Posted by: wesleyjohnston | June 7, 2014

Belfast on the Move – are traffic levels really lower?

As promised, the DRD has published a detailed survey of the impact that the new bus lanes have had on the city centre. The report suggests positive outcomes to both of its main aims, namely:

  1. Making alternative forms of transport, such as the bus, cycling or walking, more appealing.
  2. Encouraging through traffic out of the city centre and onto more appropriate routes.

I intend to blog about this most interesting report in more detail in the near future, but you can read it for yourself here. This report is of great significance as it represents an objective analysis of the scheme and its impacts.

Despite its positive message, most publicity that surrounded the publication of this report focused in on an apparent contradiction, which was that the report claimed that traffic levels had reduced in the city centre, whereas the experience of most car drivers is that traffic is about the same or, in some cases worse, than it was before. Some accused the DRD of “cooking the books” and suggested that the claim of reduced traffic levels was false.

In fact there is no contradiction, and this view is instead based on a misunderstanding of terminology around the use of the term “traffic flows”. This is not just my speculation – I have specifically encountered this misunderstanding from reporters over the past week.

The DRD press release says “Morning peak traffic flows have reduced by around one third in the city centre.” Many people, including some journalists, seem to have taken the term “traffic flows” to mean “traffic” more generally, i.e. the level of traffic congestion. They have thus understood the DRD to be claiming that traffic congestion in the morning peak is down by a third in the city centre. This is clearly not borne out by the actual experience of drivers – some of whom appeared on the radio and Twitter to say this – hence the mistaken belief that the DRD is “cooking the books”.

In fact, what the DRD mean by the term “traffic flows” is the total number of vehicles. So for example, the report shows that before the bus lanes went in (2011) there were approximately 1480 vehicles using Howard Street during the morning peak, whereas after the bus lanes went in (October 2013), there were about 680 – a fall of 54% (this being higher than the average of all city centre streets which is about a third, as the press release correctly claims). So the DRD is entirely correct and accurate in their claim that traffic flows have reduced by a third.

So if the total number of vehicles in the city centre has fallen by a third, why are motorists not noticing much, if any, reduction in traffic? The reason is that Belfast on the Move achieved its aims by taking away lanes from general traffic, i.e. mostly cars, and reallocating it to buses and cyclists. This means that the total road space for cars to squeeze into has fallen, as well as the total number of cars.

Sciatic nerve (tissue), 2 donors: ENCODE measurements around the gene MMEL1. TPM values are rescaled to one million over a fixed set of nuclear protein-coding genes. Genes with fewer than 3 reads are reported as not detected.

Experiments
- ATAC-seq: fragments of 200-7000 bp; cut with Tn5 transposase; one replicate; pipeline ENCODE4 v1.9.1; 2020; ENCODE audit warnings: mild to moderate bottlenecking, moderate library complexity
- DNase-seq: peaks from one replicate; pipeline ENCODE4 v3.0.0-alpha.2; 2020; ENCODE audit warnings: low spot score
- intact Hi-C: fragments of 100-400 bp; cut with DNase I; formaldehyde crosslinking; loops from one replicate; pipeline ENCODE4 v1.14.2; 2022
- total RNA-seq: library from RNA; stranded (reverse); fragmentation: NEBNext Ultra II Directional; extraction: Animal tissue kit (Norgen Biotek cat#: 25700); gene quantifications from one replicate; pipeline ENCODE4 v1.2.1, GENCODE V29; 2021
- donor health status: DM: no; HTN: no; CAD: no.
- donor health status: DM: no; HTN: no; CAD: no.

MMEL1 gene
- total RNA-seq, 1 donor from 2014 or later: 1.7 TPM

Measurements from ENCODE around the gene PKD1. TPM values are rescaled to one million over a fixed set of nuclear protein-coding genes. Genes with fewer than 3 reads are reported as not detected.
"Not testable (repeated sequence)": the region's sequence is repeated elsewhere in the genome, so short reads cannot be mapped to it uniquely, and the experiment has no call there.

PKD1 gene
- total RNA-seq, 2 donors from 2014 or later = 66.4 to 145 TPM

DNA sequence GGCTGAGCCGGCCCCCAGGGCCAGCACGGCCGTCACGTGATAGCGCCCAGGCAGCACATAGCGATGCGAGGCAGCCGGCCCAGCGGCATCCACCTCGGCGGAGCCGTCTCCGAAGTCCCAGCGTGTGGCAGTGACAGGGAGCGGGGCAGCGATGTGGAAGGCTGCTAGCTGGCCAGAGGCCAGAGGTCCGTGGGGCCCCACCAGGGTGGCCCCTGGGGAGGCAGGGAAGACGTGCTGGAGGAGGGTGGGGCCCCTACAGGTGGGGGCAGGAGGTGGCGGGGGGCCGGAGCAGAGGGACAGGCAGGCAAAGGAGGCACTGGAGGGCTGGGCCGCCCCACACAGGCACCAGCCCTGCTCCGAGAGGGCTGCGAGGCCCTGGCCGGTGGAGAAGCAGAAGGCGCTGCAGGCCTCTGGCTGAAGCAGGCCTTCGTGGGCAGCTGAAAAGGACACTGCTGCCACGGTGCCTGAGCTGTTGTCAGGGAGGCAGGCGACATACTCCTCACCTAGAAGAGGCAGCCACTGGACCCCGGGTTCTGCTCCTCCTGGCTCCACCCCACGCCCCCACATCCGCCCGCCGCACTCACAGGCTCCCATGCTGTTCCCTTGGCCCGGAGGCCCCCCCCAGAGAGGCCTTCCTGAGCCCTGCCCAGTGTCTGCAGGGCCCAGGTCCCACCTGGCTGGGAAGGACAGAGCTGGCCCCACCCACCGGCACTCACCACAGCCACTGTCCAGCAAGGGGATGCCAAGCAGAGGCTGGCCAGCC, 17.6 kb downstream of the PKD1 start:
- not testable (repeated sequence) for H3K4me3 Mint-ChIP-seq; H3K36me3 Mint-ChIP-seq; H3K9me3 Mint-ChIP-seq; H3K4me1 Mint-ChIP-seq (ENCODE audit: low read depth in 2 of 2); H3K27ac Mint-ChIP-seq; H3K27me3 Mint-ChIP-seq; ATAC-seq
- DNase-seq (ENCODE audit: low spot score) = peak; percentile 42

So Howard Street, for example, has seen the number of “car’ lanes reduced from 4 to 2 at its tightest point. Therefore, although there are now half as many cars on Howard Street as there were before, they are also in half the amount of road space. For example, 20 cars spread across 4 lanes will lead to a queue 5 cars long in each lane, while 10 cars spread across 2 lanes will also lead to a queue 5 cars long in each lane. Hence motorists will probably not notice any difference despite the fall in traffic levels.

So if there is no change for motorists, is the scheme a failure?

Not at all. Why? Because Belfast on the Move is not about making journeys easier for cars. The scheme is about making buses, cycling and walking easier. In fact, if the scheme had made life easier for cars, it would probably have failed in its primary objective of making alternative forms of transport more appealing. And it seems to have succeeded. Despite the huge reduction in cars in the city centre, there are now more people entering the city centre than there were before the bus lanes went in – 2253 more per day, an increase of almost 7%. And, for the first time in living memory, people entering the city centre by car in the morning rush hour are now the minority (47%).

I plan to write another blog post in the near future looking at this report in more detail, but at this point in time I regard the scheme up to this point as a success for the city, and to give due credit to its planners.



  1. […] interest have pushed attention back towards the twin evils of Belfast everyday motoring – the bus lanes which are so hard to understand and the recently installed 20mph zone which is equally hard to […]

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